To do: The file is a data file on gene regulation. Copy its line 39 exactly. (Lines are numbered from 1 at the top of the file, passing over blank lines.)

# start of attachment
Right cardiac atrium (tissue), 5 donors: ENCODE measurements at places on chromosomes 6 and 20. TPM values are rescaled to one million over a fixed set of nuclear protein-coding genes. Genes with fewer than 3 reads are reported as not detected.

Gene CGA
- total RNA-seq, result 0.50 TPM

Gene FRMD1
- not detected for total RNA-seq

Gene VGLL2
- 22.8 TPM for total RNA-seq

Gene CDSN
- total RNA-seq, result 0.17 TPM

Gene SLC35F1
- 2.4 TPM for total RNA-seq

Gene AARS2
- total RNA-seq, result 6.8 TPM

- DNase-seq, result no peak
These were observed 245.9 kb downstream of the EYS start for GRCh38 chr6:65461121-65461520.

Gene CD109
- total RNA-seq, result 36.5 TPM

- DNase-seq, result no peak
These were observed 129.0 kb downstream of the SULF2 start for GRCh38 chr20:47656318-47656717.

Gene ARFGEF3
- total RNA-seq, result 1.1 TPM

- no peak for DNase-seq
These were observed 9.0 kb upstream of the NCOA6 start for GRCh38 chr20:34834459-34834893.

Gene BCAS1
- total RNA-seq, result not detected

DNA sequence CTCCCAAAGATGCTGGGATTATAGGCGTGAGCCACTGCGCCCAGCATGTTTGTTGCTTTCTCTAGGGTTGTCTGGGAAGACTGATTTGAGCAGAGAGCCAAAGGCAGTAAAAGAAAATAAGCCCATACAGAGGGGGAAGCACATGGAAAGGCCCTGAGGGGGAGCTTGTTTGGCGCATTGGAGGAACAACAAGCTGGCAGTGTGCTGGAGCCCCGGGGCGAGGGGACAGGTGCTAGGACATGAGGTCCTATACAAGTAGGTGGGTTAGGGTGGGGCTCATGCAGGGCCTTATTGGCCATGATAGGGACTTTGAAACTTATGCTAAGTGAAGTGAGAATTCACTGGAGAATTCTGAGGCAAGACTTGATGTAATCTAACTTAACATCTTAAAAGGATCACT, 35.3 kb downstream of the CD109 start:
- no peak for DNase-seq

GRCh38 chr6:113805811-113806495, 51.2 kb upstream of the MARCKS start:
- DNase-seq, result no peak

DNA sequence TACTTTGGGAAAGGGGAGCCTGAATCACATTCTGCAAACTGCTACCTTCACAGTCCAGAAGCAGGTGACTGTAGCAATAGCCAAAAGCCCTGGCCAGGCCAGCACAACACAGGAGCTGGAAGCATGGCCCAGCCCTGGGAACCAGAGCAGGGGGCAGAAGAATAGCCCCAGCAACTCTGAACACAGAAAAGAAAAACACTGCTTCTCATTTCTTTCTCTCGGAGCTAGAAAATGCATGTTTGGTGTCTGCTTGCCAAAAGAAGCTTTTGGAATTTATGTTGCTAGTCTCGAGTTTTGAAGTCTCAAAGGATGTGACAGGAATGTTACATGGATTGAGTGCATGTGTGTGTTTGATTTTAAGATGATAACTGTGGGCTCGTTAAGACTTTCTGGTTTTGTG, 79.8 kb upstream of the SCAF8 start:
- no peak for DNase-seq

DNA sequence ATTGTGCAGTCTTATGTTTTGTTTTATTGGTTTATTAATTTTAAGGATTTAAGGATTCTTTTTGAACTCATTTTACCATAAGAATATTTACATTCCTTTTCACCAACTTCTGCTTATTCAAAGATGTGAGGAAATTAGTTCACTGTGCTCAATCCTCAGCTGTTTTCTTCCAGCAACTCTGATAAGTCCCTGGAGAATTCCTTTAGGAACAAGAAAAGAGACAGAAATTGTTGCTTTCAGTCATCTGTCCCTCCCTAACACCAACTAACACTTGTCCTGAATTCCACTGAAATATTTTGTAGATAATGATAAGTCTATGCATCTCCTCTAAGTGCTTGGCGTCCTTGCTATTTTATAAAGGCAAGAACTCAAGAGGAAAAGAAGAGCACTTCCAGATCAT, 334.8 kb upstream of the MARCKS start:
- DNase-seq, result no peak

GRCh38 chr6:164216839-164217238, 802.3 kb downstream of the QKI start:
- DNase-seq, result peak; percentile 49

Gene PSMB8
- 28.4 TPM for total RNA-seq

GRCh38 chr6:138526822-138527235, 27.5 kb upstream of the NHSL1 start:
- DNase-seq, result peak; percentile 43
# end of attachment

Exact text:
- DNase-seq, result peak; percentile 43